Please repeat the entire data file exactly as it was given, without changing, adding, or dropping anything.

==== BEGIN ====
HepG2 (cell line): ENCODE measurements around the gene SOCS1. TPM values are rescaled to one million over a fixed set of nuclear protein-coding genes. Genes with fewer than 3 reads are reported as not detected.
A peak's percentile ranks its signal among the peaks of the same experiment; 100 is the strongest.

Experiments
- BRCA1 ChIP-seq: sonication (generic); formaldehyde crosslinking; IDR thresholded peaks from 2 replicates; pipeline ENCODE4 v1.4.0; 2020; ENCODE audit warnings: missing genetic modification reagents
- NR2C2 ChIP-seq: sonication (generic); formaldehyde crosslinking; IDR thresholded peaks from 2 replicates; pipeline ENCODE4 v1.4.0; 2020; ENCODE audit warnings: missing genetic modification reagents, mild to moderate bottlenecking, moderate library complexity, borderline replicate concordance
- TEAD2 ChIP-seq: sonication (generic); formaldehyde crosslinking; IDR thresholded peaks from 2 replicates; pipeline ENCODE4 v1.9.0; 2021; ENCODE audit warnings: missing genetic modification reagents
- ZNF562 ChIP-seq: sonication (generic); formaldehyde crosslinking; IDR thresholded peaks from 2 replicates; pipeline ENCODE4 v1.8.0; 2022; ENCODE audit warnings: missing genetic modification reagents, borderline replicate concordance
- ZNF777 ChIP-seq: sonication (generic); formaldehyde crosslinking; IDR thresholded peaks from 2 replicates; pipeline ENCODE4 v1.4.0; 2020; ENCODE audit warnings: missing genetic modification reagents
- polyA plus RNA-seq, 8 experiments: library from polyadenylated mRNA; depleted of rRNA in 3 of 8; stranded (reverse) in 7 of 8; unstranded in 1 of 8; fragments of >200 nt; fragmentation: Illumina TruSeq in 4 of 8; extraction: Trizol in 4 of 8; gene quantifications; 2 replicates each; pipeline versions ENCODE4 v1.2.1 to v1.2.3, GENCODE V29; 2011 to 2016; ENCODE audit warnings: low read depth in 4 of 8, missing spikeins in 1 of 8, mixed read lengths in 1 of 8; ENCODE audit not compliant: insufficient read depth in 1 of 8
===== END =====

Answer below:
HepG2 (cell line): ENCODE measurements around the gene SOCS1. TPM values are rescaled to one million over a fixed set of nuclear protein-coding genes. Genes with fewer than 3 reads are reported as not detected.
A peak's percentile ranks its signal among the peaks of the same experiment; 100 is the strongest.

Experiments
- BRCA1 ChIP-seq: sonication (generic); formaldehyde crosslinking; IDR thresholded peaks from 2 replicates; pipeline ENCODE4 v1.4.0; 2020; ENCODE audit warnings: missing genetic modification reagents
- NR2C2 ChIP-seq: sonication (generic); formaldehyde crosslinking; IDR thresholded peaks from 2 replicates; pipeline ENCODE4 v1.4.0; 2020; ENCODE audit warnings: missing genetic modification reagents, mild to moderate bottlenecking, moderate library complexity, borderline replicate concordance
- TEAD2 ChIP-seq: sonication (generic); formaldehyde crosslinking; IDR thresholded peaks from 2 replicates; pipeline ENCODE4 v1.9.0; 2021; ENCODE audit warnings: missing genetic modification reagents
- ZNF562 ChIP-seq: sonication (generic); formaldehyde crosslinking; IDR thresholded peaks from 2 replicates; pipeline ENCODE4 v1.8.0; 2022; ENCODE audit warnings: missing genetic modification reagents, borderline replicate concordance
- ZNF777 ChIP-seq: sonication (generic); formaldehyde crosslinking; IDR thresholded peaks from 2 replicates; pipeline ENCODE4 v1.4.0; 2020; ENCODE audit warnings: missing genetic modification reagents
- polyA plus RNA-seq, 8 experiments: library from polyadenylated mRNA; depleted of rRNA in 3 of 8; stranded (reverse) in 7 of 8; unstranded in 1 of 8; fragments of >200 nt; fragmentation: Illumina TruSeq in 4 of 8; extraction: Trizol in 4 of 8; gene quantifications; 2 replicates each; pipeline versions ENCODE4 v1.2.1 to v1.2.3, GENCODE V29; 2011 to 2016; ENCODE audit warnings: low read depth in 4 of 8, missing spikeins in 1 of 8, mixed read lengths in 1 of 8; ENCODE audit not compliant: insufficient read depth in 1 of 8